July 29, 2011 § Leave a comment
Lady Gaga was this week’s surprise guest judge on my guilty pleasure “So You Think You Can Dance.” She came onto the show with her standard nonchalance and opulent costume, but she also brought with her another special something – a ripe mole on her right cheek. It was a nice addition to her aesthetic repertoire, a bit of “pretty -ugly” to compliment her carefully crafted look.
July 22, 2011 § 2 Comments
Who knew I’d reach stardom this early in my fashion career?
Korean street style magazine Cracker Your Wardrobe (crazy name, I know) included yours truly in their June issue as part of a spread on people who own lots of glasses. I have 10, so I definitely fit the bill. Unfortunately, I left most of my collection under my bed in New York, but I’ve successfully goaded my boyfriend and co-writer Alex into buying a few pairs here in Seoul, so I borrowed some of his for the shoot. Problem solved!
The text in the picture I took is small and in Korean, so you probably can’t read it, but it explains the nicknames of each pair of glasses (which I made up – I don’t name my clothes), their price (don’t look too closely), and their overall “style.”
I was also unexpectedly featured in the “Special Thanks” section. Apparently, the editor who came to my house to shoot the spread, Damee Kim, was impressed with my persistence to communicate with her in Korean and wanted to show her appreciation.
As you might deduce from my cartoonish spread and the cover featuring twins that resemble brunette versions of Napoleon Dynamite, the magazine is pretty zany. I’m grateful, though, that the care-free spirit of Cracker led my first experience in a fashion magazine to be lots of fun. Much thanks to Chang, my friend and Editor-in-Chief, as well as Editor Damee Kim and her photography crew for their kindness and patience with my limited Korean skills.
June 22, 2011 § Leave a comment
For almost a decade, the Swedish mega-retailer H&M has collaborated with some of fashion’s biggest designers to offer their customers high fashion at commercial prices. The first line came out in 2002 with a collection by Karl Lagerfeld. Since then, the list has grown to include Commes des Garcon, Stella McCartney, Viktor & Rolf, and Lanvin, amongst others. Italian label Versace, known for its flamboyantly sexy aesthetic, is the latest designer to be tapped for collaboration. But this most recent choice is surprising, considering just a few years ago Versace’s queen bee Donatella explicitly rejected any possibility of doing a line with H&M in an interview with New York Magazine: “I work very hard to put Versace in the luxury section. I think to put the Versace line in H&M would confuse the brand.”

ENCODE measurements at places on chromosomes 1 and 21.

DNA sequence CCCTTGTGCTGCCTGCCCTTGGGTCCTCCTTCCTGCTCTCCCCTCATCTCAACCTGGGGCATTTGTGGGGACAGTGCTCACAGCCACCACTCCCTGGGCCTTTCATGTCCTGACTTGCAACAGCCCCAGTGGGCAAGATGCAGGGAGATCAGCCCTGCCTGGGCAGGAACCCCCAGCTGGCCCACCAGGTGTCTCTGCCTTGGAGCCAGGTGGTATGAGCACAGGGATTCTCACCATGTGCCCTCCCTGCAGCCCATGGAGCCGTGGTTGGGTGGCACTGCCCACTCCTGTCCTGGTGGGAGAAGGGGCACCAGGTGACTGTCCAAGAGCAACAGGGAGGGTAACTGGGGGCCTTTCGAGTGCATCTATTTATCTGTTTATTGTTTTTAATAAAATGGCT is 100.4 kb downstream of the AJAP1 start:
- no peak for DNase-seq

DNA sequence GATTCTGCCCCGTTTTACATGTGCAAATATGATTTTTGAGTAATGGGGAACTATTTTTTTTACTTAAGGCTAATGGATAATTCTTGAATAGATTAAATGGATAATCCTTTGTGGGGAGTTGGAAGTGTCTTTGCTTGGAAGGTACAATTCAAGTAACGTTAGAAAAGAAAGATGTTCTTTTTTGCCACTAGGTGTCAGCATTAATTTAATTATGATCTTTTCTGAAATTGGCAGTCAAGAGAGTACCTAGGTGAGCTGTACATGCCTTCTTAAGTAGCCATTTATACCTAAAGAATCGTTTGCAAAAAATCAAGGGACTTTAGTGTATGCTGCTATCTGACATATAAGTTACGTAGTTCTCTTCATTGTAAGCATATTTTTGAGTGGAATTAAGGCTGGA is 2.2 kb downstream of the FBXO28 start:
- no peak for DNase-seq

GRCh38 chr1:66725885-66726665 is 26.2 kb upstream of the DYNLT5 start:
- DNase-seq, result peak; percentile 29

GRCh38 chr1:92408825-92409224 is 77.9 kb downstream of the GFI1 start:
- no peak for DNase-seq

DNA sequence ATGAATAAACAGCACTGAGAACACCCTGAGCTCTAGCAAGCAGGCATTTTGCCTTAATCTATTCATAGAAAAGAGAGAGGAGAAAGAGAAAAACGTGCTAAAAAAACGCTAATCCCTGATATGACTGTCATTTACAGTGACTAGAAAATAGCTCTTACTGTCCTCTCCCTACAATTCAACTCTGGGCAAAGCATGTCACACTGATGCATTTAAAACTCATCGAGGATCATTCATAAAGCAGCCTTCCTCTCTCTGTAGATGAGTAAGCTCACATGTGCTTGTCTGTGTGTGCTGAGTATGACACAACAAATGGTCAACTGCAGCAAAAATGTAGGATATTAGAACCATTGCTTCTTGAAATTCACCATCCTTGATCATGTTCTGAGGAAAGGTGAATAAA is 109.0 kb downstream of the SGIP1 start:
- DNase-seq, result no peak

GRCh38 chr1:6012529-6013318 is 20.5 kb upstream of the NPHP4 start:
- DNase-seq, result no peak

Donatella was expressing the sentiment – once common in high fashion – that luxury and commercial don’t mix. That doing a line for H&M, a store made famous by offering cheap yet trendy clothes, would devalue the brand in the eyes of its rich clientele.
But clearly Donatella has since changed her point of view. Yes, luxury can mix with commercial! And there are already a number of designers who have come to this conclusion. Chanel, for example, shocked the fashion world last year by choosing Blake Lively as its new spokeswoman. In the ’90s, fashion houses used supermodels like Claudia Schiffer or Linda Evangelista as their public face, not teen idols who play superhero love interests. Choosing Lively made it clear that Chanel was going mainstream.
As Chanel demonstrated with Lively, the most popular and probably most effective way for a luxury brand to put itself into the mainstream is by aligning themselves with celebrities. In 2009, Louis Vuitton took this method to another level when it released a line of shoes co-designed by Kanye West. This wasn’t a complete surprise, as Louis Vuitton had collaborated before with artists such as Stephen Sprouse and Takashi Murakami. But no previous collaborator had nearly as much commercial appeal as Kanye, who had already had several number 1 singles and Grammys by that time. Also, Vuitton’s previous collaborators had been visual artists who used their craft to add artistic dimension to existing Vuitton goods. Kanye, on the other hand, was a rapper designing shoes in the dark.